Using community gateways for a commercial product

It not really a question of relaibilty, but one of who is accountable when it does not work.

If your selling a commercial service, you should not rely on volunteers and free to use community services as part of the business plan.

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That’s tough, because part of the way something like TTN possibly really works is that commercial users who need coverage build it out - and then hopefully share it in return for getting some chance of coverage in places where they haven’t built something out.

What’s not sufficiently developed are the mechanisms where people with such a need can manage all of the critical pieces to the satisfaction of their requirement, while also sharing the installation with the community.

Possibly there’s some progress with TTI-contracted private installs gaining ability to interchange with the public network. In the general case though, people who have a funded need end up building entirely private networks and interchange with TTN happens at the level of sharing only knowledge, not signals or packets or coverage.

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No, the community would not necessarily have access to your gateways, only if you choose to do so. And it’s not about reliability, it’s about accountability.

The most obvious company that provides servers for commercial use is The Things Industry. They will host & support you with the servers. But as I said above, YOU provide the gateways.

Absolutely, and I guess this is where the madness that is Helium in the US comes in - by requiring some input to get access - shame it’s a technical ball of tangled knitting.

The original post was rather a red rag to a bull - launch a commercial product on TTN without even having a single gateway of their own and questioning why servers cost money if LoRa is ‘free’. The push back was quite gentle.

Do we have any good practise examples of companies building out coverage?

I’m looking to providing decent coverage of my new home town, assuming I can find safe sites in appropriate locations with reasonably internet access. How this will play out if someone jumps on their use commercially will remain to be seen. I’m already aware of a device in my immediate area that is stuck in a join loop and I haven’t even put up a decent antenna on a mast yet.

Plenty of companies are building out coverage.

But it’s all private networks, because there’s no real practical way to be both sufficiently self-reliant and public.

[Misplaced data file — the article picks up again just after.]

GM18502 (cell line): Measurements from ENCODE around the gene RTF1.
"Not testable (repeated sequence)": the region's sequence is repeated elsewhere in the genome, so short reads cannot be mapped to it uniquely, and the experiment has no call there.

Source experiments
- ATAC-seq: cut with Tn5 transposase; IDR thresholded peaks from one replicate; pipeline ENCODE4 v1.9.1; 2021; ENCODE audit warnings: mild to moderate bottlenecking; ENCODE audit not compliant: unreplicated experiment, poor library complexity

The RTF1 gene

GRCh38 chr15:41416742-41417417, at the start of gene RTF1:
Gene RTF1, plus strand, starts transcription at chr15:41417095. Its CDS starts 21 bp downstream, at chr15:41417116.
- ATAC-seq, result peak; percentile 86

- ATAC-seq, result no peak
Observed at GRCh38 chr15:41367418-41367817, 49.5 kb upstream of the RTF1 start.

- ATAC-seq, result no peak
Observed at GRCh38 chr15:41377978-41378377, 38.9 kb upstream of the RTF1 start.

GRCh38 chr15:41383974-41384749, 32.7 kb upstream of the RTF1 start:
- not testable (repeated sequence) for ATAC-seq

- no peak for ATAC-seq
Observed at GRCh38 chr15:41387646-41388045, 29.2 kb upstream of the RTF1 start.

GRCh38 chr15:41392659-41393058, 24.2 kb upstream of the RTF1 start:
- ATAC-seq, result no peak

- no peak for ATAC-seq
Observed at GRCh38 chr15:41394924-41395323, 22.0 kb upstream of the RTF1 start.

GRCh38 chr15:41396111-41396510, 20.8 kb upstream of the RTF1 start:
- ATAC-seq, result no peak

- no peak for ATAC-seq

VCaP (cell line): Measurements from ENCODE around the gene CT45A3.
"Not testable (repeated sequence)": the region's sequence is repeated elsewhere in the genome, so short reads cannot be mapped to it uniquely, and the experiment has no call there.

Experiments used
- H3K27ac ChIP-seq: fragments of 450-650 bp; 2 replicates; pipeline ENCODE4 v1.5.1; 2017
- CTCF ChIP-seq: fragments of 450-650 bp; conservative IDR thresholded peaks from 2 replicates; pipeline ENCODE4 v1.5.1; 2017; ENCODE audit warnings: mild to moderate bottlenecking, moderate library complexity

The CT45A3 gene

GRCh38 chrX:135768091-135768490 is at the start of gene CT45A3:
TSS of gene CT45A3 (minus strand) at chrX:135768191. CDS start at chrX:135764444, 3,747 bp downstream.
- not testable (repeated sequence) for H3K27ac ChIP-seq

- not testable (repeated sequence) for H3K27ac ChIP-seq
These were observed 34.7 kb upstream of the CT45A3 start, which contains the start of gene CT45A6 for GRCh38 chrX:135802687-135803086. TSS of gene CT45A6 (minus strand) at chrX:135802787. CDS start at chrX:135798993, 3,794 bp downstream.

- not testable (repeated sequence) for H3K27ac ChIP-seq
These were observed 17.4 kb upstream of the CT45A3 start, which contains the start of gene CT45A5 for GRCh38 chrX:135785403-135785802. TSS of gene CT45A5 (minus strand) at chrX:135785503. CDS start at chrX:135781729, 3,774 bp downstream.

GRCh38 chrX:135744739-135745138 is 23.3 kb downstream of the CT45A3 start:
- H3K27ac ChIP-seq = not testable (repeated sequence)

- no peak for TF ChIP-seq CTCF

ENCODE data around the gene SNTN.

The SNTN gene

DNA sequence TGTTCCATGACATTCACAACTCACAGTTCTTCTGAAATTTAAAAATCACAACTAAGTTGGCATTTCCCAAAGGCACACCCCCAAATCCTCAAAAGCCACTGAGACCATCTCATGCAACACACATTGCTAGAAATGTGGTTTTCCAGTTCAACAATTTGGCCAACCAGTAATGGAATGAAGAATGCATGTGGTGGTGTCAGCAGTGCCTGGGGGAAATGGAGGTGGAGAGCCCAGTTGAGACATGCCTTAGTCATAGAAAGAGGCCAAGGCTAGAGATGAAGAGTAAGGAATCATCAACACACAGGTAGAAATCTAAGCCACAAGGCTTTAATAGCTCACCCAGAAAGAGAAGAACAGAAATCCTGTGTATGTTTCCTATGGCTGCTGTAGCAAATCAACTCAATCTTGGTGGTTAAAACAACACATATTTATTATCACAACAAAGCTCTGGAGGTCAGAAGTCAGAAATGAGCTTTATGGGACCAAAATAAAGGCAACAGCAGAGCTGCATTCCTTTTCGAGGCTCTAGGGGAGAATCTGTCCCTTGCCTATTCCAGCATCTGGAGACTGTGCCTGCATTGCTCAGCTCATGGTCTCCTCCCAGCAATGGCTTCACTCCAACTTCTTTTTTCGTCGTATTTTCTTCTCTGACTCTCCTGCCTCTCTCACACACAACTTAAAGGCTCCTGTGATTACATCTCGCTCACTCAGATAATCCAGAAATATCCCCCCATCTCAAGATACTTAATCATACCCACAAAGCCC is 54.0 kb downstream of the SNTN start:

And no, they’re not necessarily talking about their deployments.

What I don’t have personal knowledge of examples of are gateways funded by a commercial need, which actually connect to TTN servers.

If you define access as in the communities LoRaWAN packets will be forwarded by the gateway, yes that is right. If you are concerned about the community managing/disabling your gateway(s), no that is solely your privilege (and responsibility).

I’m concerned about the gateways to be down if there are many nodes communicating with it regardless if it’s a paid service or not.

And talking about not installing gateways, in my case it means installing gateways all over the country to get coverage which doesn’t make sense for my application

I’ve deployed a number of gateways (with the help of volunteers providing locations and (sometimes) internet). I’ve also invested many (as in hundreds of) hours in TTN by answering questions, moderat8ng the forum, running workshops for the local community and writing a packet forwarder and one thing I can assure you, you won’t be making any money from those activities while others will.
The TTN manifest allows commercial use of the network (whether it is wise or not without SLAs is a different matter) so once you deploy gateways anyone can use them and that might mean someone is making money based on your investment. Accept it from the start or don’t deploy gateways. You’re not allowed to filter traffic because you don’t want commercial users to use them.


Not to the community network, that would be unwise. (I think we both agree)
With the packet broker we might start seeing traffic from commercial (TTI) deployments injected into the community network.

Unwise, yes, but an obvious cost saving to be made so likely to be happening - at the least by people who don’t know better.

I’m fully aware and I realise I have to live with such things - as volunteer ambulance crew, I’m well used to doing all the work and not being appreciated!

Gateways can handle a lot of traffic and won’t go down due to traffic, they go down because someone switches them off outside office hours. Or because someone decides to stop running a gateway. And another gateway might receive the transmission and forward it to TTN.

In that case TTN won’t work for you, not one country where TTN is has it complete coverage. So go looking for a commercial LoRaWAN provider.

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Put a small node close to each gateway that transmits a small payload once every couple of minutes, then you get 2.5 minutes heads up that a gateway is down.